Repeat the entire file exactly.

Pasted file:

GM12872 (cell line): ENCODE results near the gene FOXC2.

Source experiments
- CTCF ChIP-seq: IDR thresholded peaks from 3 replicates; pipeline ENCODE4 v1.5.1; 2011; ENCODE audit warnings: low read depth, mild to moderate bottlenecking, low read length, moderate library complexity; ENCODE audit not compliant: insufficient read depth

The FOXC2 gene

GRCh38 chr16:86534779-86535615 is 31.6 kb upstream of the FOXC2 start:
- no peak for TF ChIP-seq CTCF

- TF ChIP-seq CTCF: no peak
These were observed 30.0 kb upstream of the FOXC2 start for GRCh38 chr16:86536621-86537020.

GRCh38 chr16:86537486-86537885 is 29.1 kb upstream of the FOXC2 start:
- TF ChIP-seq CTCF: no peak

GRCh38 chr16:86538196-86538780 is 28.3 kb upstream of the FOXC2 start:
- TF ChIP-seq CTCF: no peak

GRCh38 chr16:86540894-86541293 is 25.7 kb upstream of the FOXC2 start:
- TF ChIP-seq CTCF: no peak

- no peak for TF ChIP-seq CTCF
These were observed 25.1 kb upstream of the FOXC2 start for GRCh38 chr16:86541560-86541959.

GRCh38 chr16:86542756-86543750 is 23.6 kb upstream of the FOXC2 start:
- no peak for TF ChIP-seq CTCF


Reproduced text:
GM12872 (cell line): ENCODE results near the gene FOXC2.

Source experiments
- CTCF ChIP-seq: IDR thresholded peaks from 3 replicates; pipeline ENCODE4 v1.5.1; 2011; ENCODE audit warnings: low read depth, mild to moderate bottlenecking, low read length, moderate library complexity; ENCODE audit not compliant: insufficient read depth

The FOXC2 gene

GRCh38 chr16:86534779-86535615 is 31.6 kb upstream of the FOXC2 start:
- no peak for TF ChIP-seq CTCF

- TF ChIP-seq CTCF: no peak
These were observed 30.0 kb upstream of the FOXC2 start for GRCh38 chr16:86536621-86537020.

GRCh38 chr16:86537486-86537885 is 29.1 kb upstream of the FOXC2 start:
- TF ChIP-seq CTCF: no peak

GRCh38 chr16:86538196-86538780 is 28.3 kb upstream of the FOXC2 start:
- TF ChIP-seq CTCF: no peak

GRCh38 chr16:86540894-86541293 is 25.7 kb upstream of the FOXC2 start:
- TF ChIP-seq CTCF: no peak

- no peak for TF ChIP-seq CTCF
These were observed 25.1 kb upstream of the FOXC2 start for GRCh38 chr16:86541560-86541959.

GRCh38 chr16:86542756-86543750 is 23.6 kb upstream of the FOXC2 start:
- no peak for TF ChIP-seq CTCF